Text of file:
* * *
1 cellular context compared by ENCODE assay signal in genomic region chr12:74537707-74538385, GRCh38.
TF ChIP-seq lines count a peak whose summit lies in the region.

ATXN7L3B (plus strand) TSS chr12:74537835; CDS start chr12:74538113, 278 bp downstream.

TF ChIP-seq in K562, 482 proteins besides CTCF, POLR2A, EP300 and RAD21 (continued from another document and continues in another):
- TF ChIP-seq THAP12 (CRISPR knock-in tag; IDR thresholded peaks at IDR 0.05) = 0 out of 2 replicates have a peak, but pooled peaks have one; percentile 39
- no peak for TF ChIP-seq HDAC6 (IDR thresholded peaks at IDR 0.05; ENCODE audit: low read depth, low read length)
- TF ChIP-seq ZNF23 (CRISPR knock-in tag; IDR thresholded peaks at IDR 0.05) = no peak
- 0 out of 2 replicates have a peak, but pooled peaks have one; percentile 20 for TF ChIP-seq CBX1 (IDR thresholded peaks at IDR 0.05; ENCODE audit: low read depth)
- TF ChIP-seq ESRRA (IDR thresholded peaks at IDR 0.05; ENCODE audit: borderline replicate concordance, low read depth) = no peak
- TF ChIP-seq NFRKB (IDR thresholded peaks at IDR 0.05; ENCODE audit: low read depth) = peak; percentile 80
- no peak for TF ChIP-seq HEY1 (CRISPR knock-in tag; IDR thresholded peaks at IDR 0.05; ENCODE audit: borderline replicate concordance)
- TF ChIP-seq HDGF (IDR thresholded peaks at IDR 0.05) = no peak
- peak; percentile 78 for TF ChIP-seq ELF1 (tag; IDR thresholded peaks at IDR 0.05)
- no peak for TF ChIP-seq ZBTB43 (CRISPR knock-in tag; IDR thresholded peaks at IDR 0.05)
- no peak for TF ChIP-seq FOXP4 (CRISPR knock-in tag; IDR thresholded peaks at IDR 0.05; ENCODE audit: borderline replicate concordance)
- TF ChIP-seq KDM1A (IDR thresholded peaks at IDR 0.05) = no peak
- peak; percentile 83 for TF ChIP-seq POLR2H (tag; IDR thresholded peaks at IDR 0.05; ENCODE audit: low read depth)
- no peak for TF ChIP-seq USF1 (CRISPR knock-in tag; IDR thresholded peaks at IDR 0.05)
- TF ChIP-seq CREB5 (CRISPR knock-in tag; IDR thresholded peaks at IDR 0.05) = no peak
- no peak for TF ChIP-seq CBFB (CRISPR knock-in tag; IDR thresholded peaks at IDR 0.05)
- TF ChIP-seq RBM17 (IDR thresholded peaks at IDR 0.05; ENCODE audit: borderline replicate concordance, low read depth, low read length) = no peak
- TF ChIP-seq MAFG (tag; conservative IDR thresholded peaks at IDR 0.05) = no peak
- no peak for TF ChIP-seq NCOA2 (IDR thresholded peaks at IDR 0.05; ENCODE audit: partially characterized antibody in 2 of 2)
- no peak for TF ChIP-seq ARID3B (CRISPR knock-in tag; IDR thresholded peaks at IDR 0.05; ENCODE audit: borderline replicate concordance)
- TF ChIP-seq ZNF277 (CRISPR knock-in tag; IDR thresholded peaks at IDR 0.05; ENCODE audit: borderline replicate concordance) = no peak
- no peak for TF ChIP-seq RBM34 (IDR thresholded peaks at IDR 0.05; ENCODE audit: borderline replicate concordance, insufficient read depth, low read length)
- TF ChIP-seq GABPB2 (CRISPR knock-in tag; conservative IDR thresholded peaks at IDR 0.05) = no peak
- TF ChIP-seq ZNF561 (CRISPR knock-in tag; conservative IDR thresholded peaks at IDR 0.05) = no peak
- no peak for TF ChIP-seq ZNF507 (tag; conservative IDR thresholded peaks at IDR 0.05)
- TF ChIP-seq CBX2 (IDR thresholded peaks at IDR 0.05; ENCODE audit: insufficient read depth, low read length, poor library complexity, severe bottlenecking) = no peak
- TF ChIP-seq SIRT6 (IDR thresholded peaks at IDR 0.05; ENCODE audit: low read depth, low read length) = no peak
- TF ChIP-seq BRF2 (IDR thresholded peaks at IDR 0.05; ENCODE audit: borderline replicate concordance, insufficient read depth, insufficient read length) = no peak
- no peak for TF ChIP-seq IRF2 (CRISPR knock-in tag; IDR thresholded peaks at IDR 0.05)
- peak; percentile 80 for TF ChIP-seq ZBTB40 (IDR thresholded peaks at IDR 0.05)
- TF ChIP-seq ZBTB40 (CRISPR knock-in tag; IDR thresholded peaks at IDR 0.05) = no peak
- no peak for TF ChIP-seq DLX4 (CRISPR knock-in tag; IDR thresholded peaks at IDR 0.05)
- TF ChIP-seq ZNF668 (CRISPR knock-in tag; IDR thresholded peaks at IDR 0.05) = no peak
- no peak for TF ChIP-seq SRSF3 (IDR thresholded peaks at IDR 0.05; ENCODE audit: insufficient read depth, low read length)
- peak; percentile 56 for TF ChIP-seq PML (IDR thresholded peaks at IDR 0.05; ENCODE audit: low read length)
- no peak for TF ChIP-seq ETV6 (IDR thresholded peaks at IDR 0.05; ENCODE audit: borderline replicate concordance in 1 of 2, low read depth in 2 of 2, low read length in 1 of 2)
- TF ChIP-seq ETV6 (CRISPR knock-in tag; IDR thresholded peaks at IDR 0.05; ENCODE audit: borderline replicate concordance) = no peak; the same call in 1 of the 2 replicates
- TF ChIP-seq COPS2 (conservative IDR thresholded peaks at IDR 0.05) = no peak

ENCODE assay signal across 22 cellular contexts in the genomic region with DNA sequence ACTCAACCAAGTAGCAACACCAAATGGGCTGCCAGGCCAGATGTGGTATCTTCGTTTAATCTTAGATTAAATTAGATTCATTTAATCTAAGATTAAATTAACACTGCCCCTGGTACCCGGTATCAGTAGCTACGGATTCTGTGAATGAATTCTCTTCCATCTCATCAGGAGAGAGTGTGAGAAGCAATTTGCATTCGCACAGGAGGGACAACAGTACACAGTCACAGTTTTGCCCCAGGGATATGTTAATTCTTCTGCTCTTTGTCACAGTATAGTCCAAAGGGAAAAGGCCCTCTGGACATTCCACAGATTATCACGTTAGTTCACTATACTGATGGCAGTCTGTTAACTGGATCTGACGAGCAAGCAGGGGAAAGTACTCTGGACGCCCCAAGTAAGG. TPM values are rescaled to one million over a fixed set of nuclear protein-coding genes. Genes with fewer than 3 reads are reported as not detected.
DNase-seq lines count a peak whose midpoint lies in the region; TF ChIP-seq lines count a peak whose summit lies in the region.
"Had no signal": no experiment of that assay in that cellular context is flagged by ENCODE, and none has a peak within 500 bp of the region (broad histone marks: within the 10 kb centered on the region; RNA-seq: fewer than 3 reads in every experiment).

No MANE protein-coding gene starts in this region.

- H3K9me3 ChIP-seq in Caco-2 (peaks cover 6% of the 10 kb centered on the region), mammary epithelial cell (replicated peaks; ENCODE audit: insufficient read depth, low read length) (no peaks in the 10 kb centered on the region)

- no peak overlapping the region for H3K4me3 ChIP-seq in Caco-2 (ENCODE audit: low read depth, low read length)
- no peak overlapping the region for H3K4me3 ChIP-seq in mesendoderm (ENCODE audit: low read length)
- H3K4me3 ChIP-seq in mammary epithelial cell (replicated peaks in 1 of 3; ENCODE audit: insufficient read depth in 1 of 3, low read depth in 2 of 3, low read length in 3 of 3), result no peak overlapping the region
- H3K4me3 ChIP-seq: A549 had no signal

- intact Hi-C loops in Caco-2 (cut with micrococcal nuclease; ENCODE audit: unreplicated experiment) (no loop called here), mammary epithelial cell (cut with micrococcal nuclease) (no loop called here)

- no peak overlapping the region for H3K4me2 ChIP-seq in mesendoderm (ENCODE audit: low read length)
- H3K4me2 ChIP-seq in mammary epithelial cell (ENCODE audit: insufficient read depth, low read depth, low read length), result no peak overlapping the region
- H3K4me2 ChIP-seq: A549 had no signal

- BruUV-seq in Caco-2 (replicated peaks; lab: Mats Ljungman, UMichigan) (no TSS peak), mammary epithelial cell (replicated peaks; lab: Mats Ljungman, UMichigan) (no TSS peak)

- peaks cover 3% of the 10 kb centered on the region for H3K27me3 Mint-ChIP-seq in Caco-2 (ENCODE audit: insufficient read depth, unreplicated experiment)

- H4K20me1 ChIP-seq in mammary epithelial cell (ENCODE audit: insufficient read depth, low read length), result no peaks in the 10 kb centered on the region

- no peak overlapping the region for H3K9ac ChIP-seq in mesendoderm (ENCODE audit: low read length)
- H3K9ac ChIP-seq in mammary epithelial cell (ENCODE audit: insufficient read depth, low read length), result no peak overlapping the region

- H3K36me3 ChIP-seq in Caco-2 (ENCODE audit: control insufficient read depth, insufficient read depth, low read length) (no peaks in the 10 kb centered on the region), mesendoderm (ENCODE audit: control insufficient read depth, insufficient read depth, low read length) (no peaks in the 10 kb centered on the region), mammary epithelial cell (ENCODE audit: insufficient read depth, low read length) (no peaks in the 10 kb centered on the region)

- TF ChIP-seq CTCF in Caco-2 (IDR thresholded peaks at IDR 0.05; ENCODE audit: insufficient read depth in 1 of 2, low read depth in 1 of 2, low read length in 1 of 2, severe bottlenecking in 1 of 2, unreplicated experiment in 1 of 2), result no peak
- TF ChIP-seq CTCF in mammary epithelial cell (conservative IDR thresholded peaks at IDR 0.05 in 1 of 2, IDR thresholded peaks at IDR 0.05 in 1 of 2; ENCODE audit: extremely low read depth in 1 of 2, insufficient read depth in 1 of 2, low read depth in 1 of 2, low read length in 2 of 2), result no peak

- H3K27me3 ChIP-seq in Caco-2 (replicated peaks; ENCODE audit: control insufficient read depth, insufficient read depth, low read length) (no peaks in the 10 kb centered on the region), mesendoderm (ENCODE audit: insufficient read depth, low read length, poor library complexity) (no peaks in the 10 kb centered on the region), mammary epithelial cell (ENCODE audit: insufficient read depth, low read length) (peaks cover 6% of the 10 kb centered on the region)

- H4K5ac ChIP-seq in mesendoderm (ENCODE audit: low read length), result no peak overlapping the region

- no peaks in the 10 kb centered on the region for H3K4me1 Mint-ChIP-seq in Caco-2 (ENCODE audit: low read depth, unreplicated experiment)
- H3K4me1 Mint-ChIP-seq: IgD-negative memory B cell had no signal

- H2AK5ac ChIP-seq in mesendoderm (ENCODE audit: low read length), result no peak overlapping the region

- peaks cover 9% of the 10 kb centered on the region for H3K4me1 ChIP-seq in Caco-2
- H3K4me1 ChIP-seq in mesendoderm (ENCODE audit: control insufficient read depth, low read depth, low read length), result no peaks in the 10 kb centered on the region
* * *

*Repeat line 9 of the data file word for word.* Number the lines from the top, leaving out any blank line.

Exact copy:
- TF ChIP-seq ESRRA (IDR thresholded peaks at IDR 0.05; ENCODE audit: borderline replicate concordance, low read depth) = no peak